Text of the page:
This SonicWALL IPS signature category consists of a group of signatures that can detect and prevent intrusions targeted at RPC servers. RPC or Remote Procedure Call servers allow remote computers to request that the server perform particular functions for them. A client computer or caller sends a request including arguments to the RPC server using the RPC protocal, and the server responds with the results of the operation. Unfortunately, because of the level of complexity involved in such an interactive system, a number of vulnerabilites have been discovered that attackers can exploit, allowing them to cause RPC servers to crash, or to gain complete control of them.
A majority of the signatures in this category detect normal RPC traffic that can be abused by attackers before or during an attack. For example, before a caller computer can make an RPC request to a server, it needs to first know which programs the server is willing to run and which ports it will use to accept requests. A program called portmap is often used to perform this function, but attackers can often it to locate vulnerable RPC systems to attack as well. The first set of signatures in this category is designed to detect such portmap requests so that administrators can recognize unexpected or suspicious requests as a sign that an RPC attack is imminent or in progress. These signatures that detect normal RPC traffic are low-priority and are by default set to detect.
The rest of the signatures in this category recognize malicious RPC requests. Most such requests involve buffer overflow or format string attacks that exploit vulnerabilities in the software handling RPC calls. By sending malformed arguments with an RPC request, attackers can cause the RPC handler to malfunction. Sometimes this results in a crash, causing a denial of service for client computers reliant on the server to perform vital functions. In other instances, this results in the attacker gaining control over the server when it executes code that was included in the request. In these cases, attackers can exploit trust relationships between the server and its client computers by, for example, providing malicious code in response to legitimate RPC requests.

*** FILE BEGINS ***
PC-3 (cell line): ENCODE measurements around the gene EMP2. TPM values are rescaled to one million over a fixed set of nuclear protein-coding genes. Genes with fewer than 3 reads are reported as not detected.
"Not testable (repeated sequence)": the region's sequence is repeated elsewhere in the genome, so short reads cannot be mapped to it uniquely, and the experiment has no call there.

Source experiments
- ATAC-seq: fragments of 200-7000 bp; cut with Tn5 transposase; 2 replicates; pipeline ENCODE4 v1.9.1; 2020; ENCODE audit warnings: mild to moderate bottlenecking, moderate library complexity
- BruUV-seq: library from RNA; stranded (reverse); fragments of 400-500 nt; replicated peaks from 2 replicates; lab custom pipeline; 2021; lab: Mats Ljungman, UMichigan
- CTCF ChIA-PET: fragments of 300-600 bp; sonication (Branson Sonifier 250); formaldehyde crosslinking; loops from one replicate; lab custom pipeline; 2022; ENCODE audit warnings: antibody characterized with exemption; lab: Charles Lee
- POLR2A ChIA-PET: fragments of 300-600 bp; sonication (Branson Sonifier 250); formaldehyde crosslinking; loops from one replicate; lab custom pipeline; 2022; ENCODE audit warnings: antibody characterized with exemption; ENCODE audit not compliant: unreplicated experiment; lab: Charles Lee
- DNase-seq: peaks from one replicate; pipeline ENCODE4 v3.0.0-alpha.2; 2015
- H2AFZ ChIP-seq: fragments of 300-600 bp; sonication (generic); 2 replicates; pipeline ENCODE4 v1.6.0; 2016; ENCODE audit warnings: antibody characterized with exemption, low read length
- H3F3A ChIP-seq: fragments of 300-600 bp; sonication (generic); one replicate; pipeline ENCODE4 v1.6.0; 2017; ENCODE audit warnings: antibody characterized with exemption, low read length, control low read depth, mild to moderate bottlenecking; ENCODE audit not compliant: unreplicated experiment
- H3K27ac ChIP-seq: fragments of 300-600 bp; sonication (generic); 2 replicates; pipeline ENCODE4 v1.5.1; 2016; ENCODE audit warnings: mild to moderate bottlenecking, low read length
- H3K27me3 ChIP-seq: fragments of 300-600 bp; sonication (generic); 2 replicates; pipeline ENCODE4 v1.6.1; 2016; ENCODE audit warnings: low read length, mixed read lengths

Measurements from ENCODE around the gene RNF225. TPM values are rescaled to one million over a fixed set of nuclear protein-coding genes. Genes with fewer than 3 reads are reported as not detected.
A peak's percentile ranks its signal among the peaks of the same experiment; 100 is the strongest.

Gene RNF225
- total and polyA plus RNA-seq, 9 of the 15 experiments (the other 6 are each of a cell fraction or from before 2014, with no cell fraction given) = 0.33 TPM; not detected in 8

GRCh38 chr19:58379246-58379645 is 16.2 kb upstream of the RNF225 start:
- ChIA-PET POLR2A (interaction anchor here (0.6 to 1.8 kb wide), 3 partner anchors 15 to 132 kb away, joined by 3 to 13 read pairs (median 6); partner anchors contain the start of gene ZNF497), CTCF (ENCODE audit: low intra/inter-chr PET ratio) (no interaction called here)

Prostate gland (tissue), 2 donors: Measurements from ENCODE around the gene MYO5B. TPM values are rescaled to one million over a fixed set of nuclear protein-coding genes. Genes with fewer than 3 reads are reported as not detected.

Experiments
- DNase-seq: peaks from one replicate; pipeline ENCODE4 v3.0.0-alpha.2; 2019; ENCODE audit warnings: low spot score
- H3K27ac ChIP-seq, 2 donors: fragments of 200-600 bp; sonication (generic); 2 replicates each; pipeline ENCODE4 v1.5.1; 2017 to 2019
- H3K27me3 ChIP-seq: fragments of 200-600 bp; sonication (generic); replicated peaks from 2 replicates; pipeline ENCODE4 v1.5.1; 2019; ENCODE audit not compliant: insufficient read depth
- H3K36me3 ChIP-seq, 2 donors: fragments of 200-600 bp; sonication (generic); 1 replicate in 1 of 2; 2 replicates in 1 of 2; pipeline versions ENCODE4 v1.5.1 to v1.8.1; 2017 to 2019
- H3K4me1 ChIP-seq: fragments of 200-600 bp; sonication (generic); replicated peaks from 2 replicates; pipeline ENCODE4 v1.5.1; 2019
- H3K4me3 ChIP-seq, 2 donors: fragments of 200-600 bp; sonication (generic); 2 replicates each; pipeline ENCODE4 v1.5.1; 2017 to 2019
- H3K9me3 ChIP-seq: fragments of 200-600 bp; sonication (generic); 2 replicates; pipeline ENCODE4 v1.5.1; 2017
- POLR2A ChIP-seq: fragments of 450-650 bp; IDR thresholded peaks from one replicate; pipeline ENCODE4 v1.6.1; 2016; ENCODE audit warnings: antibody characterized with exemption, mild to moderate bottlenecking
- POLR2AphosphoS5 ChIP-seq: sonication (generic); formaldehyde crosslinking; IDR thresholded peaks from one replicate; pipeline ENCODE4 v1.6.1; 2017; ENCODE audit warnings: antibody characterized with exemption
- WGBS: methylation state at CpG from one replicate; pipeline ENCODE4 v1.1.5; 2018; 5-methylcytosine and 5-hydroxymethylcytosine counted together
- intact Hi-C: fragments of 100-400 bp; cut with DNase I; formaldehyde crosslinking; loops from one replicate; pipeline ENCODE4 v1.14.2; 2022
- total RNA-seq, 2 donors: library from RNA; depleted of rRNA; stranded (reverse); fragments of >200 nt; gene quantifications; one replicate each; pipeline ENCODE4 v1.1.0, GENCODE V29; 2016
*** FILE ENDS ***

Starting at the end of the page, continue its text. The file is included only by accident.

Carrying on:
Other requests recognized by this category are less serious. The directory traversal attempts, for example, allow attackers to send a specially crafted request that gives them access to files contained on the server. These attacks can still be very damaging, especially if sensitive information is stored on the RPC server.
The signatures in this category that contain actual exploit code are classified from low- to high-priority depending on the risk that an attack will succeed and the amount of damage that it can cause. When enabled for prevention, these signatures can prevent malicious requests from reaching RPC servers. Still, administrators should note that patches are available for most of the vulnerabilities exploited by RPC attacks, and that SonicWALL signatures should be used in conjunction with good patching practices to provide maximum security for RPC servers.